A national dialogue is being proposed to amend the Presidential Office Act, Act 463 (1993) to allow the capping of staff of the various arms of government.
This, the advocates argued, has arguably become necessary because of current developments in the New Patriotic Party (NPP) government and the fear that future governments would increase their staff beyond reasonable numbers.
Member of Parliament for North Tongu, Hon. Samuel Okudzeto Ablakwa, made the suggestion on Monday 26th November, 2018 when he addressed a press conference on the huge number of staff at the Office of Government Machinery (OGM).
The matter, he said, must be subjected to national debate because the current situation suggests the need to place a ceiling on the Executive, Judiciary and even Parliament.
He argued that capping has become imperative to ensure the size of government does not balloon in future from the current 111 of the President Akufo-Addo Administration to perhaps 300 or 350 with all sorts of justification.
He said, “We seem to love large bureaucracy and large government but is this sustainable? We also have to discuss the number of Members of Parliament, the number of districts, district assemblies and now new regions and we are creating more every day.”
“The funds that are used in setting up so many administrative offices and structures could be used to develop communities and provide critical social amenities.”
The Ranking Member on the Foreign Affairs Committee noted that the Constitution needs to be amended to place a ceiling on the number of ministers and other arms of government because that is the only way forward.
He questioned whether Ghana, a country with a land mass of just 238,500 sq km and a population of just under 30 million needs thousands of people working at the OGM when there are perfect examples elsewhere across the world.
“We know what happen at Number 10 Downing Street and the White House. They are all nowhere near half of what we have here in Ghana and yet look at the sizes of these countries, the population and the might of their economies.”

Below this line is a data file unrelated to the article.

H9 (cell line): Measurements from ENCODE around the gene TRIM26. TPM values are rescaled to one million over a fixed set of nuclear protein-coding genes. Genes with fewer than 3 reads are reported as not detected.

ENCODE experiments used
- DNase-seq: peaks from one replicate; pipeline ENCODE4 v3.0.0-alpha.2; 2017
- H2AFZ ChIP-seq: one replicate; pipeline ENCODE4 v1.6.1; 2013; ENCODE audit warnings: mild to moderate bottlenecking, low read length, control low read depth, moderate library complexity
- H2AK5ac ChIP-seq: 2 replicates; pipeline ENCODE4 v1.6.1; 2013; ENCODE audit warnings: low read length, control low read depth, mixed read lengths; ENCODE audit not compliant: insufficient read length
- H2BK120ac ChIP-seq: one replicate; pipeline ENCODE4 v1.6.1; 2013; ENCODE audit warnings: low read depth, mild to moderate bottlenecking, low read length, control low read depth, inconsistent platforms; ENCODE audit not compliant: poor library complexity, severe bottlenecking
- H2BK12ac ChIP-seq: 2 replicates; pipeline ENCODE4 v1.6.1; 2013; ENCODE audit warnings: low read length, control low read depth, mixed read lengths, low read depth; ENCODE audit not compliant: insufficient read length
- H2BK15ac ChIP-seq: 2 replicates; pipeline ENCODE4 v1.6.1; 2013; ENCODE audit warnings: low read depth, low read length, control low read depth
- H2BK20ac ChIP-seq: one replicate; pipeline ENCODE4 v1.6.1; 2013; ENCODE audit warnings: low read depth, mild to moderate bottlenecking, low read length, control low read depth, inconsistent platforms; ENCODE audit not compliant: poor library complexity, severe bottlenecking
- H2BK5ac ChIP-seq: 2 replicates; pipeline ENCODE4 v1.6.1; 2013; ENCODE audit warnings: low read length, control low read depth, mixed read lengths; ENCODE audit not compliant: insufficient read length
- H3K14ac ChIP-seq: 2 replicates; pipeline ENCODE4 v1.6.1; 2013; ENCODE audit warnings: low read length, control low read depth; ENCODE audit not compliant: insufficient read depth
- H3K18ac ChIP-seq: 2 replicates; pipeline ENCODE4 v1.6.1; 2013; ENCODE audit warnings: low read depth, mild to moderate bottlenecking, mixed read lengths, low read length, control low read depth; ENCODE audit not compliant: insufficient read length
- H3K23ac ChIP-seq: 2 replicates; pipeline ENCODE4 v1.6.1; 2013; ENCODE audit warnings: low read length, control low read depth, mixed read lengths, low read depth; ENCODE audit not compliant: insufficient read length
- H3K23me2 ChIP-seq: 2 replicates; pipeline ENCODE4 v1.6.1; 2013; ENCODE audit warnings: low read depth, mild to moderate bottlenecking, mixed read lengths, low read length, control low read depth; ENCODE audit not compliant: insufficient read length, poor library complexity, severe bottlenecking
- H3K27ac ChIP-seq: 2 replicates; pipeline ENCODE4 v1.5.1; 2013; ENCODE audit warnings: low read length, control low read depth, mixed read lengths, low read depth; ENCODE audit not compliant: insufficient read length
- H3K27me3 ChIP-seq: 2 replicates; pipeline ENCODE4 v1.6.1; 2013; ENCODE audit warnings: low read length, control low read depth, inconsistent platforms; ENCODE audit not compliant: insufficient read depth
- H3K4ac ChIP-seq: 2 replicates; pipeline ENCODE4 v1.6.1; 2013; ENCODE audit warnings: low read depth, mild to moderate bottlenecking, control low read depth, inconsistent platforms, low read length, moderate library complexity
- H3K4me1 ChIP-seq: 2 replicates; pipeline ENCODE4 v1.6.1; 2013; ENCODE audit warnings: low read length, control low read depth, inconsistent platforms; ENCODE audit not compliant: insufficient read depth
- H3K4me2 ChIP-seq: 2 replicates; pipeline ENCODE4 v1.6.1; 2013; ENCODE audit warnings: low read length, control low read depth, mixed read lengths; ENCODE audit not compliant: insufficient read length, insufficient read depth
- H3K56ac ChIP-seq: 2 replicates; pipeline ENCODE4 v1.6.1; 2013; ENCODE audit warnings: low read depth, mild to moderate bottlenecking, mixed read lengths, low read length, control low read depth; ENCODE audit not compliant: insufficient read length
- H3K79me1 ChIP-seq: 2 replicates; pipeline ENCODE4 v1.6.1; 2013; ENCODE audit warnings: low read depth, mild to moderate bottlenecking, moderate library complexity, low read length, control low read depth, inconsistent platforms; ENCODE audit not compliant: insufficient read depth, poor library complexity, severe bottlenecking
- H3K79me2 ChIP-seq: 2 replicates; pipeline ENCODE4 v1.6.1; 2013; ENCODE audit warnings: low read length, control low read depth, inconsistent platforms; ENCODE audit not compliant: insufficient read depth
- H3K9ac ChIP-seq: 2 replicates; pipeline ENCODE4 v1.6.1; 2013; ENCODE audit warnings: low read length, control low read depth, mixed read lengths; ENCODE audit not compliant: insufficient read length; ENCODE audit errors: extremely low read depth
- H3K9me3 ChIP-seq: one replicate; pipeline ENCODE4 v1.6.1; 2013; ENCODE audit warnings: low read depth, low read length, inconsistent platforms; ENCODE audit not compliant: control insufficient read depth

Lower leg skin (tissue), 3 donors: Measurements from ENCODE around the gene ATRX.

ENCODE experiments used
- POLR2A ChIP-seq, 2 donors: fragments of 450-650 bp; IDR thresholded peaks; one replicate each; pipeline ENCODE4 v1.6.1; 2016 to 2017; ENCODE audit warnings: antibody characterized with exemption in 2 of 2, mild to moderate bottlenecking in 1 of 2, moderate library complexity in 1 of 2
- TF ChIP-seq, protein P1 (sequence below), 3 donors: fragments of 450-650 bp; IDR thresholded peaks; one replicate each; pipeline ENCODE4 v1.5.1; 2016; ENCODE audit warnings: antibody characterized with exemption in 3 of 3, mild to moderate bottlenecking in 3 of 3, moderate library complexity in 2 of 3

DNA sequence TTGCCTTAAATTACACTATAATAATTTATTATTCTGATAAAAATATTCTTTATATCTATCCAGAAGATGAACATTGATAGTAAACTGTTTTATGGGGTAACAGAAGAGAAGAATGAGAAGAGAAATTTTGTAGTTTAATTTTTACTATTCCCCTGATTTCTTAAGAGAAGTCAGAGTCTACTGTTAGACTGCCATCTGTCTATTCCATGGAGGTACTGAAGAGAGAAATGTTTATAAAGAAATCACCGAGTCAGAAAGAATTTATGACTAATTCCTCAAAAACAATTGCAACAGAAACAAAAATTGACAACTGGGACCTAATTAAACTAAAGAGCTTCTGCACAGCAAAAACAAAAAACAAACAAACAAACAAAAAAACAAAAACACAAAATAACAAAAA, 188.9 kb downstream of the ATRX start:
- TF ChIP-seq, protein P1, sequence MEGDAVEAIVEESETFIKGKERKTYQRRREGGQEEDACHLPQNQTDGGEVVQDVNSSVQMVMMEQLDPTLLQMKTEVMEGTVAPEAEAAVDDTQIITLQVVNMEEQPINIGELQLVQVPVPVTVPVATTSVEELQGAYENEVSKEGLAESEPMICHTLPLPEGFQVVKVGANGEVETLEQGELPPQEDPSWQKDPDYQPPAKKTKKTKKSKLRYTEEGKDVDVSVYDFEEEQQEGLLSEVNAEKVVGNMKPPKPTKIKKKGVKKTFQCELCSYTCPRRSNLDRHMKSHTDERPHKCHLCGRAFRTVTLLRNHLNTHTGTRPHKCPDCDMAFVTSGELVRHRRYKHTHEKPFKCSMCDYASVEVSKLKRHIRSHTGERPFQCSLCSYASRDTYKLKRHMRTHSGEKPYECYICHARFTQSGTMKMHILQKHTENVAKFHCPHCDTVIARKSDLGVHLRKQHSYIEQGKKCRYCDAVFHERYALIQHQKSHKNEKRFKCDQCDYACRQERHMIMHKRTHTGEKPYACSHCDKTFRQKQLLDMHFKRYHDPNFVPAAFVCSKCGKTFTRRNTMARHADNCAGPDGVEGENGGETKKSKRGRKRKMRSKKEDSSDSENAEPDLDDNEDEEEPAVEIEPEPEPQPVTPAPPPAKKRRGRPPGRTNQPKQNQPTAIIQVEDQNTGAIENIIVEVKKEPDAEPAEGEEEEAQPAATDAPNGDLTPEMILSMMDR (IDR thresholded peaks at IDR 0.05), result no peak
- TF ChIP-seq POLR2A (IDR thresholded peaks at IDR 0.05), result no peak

Hon. Ablakwa observed that claims being put forward the staff are also Ghanaians who are being provided jobs is neither here nor there because no one has said they are foreigners but the question is whether that is the best way of utilitzing the taxpayers of money.
He disclosed that in 2018, government spent GH¢70 million to pay 998 staff working at the OGM and in 2019 will spend GH¢110 million, which is in excess of GH¢30 million to pay 1,614 people but that is if government does not go beyond what is in the budget.
According to him, the GH¢30 million excess could be used to fund the one district one factory (1D1F) policy, which would still provide jobs that pay people well and yet will not put any burden on government resource over the years.
Ghanaians, he said, want and need sustainable jobs s so that every person will have a fair share of the opportunities that the country offers.
He said, “It is not about just packing the Office of Government Machinery because Ghana cannot continue that way.”
Majority leader, the Hon. Osei Kyei-Mensah-Bonsu, had cause to complain not long ago about the growing numbers of constituencies and Members of Parliament and warned the practice is not sustainable hence the need to halt it immediately.
By Osumanu Al-Hassanfirstname.lastname@example.org